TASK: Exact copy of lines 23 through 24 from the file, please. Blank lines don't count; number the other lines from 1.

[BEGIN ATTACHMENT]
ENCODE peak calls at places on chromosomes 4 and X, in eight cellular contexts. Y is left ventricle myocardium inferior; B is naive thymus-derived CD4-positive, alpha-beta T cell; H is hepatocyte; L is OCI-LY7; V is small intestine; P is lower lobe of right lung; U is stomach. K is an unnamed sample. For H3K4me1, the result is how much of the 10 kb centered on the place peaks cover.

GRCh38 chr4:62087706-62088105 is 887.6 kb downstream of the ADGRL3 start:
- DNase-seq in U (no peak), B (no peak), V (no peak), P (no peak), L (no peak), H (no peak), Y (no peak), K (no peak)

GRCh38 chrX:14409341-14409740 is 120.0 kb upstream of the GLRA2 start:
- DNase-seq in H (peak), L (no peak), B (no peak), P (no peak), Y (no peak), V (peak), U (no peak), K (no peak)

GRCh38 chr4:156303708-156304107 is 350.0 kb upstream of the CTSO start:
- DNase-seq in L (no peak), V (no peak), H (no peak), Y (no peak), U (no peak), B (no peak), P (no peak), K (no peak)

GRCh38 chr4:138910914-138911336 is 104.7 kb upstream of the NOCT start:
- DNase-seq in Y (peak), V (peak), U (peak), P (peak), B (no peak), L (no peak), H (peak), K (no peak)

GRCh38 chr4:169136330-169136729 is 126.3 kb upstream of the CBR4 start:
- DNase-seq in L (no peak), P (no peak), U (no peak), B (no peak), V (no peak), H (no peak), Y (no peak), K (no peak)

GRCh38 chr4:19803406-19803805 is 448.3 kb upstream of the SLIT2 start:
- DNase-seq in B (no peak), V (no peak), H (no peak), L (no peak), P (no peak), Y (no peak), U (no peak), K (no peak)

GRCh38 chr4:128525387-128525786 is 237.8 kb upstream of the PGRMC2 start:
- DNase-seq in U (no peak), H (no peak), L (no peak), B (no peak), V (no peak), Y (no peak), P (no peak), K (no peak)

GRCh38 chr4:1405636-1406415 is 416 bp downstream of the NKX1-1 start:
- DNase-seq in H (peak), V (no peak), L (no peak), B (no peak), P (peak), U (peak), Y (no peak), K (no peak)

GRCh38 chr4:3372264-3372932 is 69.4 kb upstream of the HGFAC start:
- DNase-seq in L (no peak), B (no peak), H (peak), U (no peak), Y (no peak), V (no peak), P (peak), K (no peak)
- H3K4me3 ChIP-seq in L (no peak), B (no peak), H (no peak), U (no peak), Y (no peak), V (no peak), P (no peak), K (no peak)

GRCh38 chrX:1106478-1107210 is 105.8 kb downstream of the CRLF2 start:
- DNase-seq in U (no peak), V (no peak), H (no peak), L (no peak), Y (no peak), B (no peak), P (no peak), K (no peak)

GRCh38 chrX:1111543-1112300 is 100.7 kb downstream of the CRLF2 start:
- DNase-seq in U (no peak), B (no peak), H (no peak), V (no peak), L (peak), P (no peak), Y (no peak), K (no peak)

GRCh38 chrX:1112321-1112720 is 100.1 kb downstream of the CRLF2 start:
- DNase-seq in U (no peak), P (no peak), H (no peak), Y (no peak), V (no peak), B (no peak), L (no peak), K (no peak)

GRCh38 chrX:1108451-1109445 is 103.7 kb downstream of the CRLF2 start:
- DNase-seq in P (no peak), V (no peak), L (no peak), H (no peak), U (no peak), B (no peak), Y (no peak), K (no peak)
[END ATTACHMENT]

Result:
GRCh38 chrX:1111543-1112300 is 100.7 kb downstream of the CRLF2 start:
- DNase-seq in U (no peak), B (no peak), H (no peak), V (no peak), L (peak), P (no peak), Y (no peak), K (no peak)